OTTAWA, ONTARIO--(Marketwire - Dec. 18, 2012) - The President of the Canadian Labour Congress says he is deeply disappointed that the country's Finance Ministers have once again failed to move forward on improving the Canadian Pension Plan, but he says most provinces want CPP reform and he vows to continue working with them.

"I blame Ottawa for this," says CLC President Ken Georgetti. "Most provinces want to use the CPP to improve retirement pensions for Canadians but the federal government keeps stalling. This government is letting down millions of Canadians who are not able to save enough for a comfortable retirement."

Georgetti was responding to a meeting of Finance Ministers near Ottawa on December 16-17. At the conclusion, federal Finance Minister Jim Flaherty said there was no consensus among provinces and there will be no immediate action on the CPP. He added that federal and provincial officials have been asked to do more study about what would constitute a "modest" increase in the CPP and to advise on the best timing for any increase.

"Mr. Flaherty said pretty well the same thing a year ago," Georgetti says. "Government officials did produce a study for this meeting that provided several workable options for enhancing the CPP. This is the time for action, not obstruction."

Georgetti says that Canadians are already facing a pensions crisis and that it will get worse. Sixty per cent of workers have no workplace pension, while one-third of Canadians between the ages of 24 and 64 have no personal retirement savings. "We have to do something about pensions and soon. If we don't act now, taxpayers in the future will have to spend billions of dollars more than they do today to support retirees living in poverty."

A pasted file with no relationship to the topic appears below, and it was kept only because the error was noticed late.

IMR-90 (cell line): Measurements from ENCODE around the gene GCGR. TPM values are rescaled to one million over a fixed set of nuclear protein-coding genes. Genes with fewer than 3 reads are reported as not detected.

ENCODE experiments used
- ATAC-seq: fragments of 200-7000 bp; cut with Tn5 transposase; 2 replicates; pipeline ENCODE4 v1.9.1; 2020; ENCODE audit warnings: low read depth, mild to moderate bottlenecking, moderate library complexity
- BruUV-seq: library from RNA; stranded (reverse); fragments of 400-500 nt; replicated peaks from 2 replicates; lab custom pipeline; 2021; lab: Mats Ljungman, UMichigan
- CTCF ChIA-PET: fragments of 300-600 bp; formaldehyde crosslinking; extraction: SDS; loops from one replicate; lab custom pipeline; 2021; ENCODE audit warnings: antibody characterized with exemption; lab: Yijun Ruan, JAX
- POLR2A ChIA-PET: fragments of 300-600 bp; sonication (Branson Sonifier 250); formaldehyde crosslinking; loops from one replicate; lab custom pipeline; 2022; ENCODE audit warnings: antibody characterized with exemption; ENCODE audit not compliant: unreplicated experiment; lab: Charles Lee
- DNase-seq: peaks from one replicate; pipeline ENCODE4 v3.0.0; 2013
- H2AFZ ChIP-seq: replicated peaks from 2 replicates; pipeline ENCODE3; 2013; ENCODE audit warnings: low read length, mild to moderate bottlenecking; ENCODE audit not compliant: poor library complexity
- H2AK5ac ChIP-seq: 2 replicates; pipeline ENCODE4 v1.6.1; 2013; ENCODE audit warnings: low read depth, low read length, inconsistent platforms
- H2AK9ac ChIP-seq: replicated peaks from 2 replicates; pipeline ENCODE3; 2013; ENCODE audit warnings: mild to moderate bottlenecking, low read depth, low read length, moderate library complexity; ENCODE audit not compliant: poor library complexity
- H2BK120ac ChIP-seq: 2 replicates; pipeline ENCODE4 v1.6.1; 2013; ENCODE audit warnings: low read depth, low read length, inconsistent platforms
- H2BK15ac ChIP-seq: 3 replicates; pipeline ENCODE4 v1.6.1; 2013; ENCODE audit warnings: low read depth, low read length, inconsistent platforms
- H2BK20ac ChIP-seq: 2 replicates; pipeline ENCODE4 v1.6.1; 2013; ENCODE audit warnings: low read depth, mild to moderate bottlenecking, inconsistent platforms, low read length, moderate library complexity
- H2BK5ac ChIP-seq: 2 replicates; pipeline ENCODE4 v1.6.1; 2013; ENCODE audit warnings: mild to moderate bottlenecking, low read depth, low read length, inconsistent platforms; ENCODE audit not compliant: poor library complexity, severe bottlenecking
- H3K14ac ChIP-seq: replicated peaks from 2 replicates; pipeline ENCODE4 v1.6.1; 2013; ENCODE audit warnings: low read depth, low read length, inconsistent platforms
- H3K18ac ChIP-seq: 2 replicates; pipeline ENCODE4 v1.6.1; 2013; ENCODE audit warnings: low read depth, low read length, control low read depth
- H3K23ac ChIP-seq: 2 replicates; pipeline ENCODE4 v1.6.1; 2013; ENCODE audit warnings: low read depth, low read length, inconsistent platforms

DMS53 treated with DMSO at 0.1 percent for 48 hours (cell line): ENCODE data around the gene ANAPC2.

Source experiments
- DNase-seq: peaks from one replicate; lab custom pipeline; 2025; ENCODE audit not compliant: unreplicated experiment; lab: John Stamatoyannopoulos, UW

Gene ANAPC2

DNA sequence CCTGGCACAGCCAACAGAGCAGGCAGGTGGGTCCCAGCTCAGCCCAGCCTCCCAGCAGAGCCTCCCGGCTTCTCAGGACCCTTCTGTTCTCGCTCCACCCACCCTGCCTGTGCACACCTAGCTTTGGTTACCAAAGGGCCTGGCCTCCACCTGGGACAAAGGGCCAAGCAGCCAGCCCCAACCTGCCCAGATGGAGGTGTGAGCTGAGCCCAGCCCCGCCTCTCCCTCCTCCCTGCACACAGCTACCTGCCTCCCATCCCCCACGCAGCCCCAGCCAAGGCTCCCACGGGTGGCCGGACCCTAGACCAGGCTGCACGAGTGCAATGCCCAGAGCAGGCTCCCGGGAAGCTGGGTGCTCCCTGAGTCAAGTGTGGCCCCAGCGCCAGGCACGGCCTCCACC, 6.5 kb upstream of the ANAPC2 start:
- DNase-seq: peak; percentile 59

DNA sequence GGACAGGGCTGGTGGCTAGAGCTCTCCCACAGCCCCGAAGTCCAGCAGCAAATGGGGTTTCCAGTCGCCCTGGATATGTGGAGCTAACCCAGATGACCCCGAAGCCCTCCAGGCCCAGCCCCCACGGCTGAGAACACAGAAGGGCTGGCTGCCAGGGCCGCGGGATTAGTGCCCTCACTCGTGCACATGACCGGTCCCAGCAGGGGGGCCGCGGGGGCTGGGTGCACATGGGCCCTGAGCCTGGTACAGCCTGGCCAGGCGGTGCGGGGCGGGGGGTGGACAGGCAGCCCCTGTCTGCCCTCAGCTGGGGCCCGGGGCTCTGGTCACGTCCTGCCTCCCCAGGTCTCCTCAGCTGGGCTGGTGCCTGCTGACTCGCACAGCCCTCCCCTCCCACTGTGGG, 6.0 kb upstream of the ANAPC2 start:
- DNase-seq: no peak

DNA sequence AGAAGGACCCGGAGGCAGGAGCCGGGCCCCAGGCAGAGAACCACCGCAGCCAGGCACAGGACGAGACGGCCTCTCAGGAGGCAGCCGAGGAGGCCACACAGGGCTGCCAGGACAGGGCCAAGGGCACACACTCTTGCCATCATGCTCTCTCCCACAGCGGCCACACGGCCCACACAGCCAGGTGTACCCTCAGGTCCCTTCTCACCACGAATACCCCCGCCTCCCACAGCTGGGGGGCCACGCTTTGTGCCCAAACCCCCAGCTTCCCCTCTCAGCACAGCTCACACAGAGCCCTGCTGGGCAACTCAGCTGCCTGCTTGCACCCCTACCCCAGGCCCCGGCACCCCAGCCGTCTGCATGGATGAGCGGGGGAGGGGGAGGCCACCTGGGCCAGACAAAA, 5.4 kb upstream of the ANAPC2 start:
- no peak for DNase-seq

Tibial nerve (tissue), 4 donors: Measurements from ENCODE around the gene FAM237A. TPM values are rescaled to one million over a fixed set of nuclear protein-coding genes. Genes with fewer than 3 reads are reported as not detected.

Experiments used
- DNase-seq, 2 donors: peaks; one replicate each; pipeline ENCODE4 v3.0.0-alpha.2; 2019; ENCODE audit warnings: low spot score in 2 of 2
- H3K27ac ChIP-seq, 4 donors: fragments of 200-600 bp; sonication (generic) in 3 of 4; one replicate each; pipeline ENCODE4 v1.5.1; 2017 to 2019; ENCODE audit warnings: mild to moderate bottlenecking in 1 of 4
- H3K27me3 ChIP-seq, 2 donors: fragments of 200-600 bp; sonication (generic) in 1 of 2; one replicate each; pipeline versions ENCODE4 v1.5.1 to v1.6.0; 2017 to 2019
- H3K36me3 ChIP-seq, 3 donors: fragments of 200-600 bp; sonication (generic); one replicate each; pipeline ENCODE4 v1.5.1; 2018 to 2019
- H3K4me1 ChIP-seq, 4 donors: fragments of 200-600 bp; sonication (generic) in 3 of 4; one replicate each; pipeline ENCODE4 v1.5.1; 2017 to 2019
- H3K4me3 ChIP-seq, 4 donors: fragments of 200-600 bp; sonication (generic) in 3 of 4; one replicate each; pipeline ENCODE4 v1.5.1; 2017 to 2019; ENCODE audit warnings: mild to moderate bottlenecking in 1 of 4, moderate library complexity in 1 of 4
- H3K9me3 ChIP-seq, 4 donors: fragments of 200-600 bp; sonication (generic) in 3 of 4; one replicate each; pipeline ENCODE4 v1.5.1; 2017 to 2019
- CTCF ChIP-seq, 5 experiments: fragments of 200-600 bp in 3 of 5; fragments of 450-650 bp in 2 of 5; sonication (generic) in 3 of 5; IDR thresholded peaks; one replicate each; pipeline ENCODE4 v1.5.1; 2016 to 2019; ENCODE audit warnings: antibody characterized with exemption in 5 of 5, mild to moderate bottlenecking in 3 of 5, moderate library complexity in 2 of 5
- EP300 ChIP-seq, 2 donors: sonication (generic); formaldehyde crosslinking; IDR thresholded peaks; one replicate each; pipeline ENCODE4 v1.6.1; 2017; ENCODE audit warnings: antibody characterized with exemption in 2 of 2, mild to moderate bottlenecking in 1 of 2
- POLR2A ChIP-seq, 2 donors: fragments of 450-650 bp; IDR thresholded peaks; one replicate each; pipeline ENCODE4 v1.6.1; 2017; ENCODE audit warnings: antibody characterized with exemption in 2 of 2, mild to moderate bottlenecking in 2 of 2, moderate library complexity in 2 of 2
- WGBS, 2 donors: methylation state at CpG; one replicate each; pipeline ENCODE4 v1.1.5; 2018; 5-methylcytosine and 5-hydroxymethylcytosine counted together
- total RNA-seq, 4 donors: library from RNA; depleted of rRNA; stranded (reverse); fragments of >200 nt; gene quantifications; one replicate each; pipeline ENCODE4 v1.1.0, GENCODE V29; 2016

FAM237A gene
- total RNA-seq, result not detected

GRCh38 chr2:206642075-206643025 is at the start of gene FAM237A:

Ottawa also claims that the economy is too fragile to allow for any increased CPP contributions from workers and employers. Georgetti says, "The research provided by government officials for this meeting shows that the economic effect of increased contributions would be minimal, and also that Canada would still have a lower rate of payroll contributions that the U.S. and other OECD countries."

Georgetti vows that the CLC will continue to advocate for on behalf of all Canadians. "We believe that there is already enough support among the provinces to move forward on the CPP and we are going to be pushing hard for this to happen at the next Finance Ministers' meeting in June."

The Canadian Labour Congress, the national voice of the labour movement, represents 3.3 million Canadian workers. The CLC brings together Canada's national and international unions along with the provincial and territorial federations of labour and 130 district labour councils. Web site: Follow us on Twitter @CanadianLabour

Contact Information:

Dennis Gruending
CLC Communications
Cell and text: 613-878-6040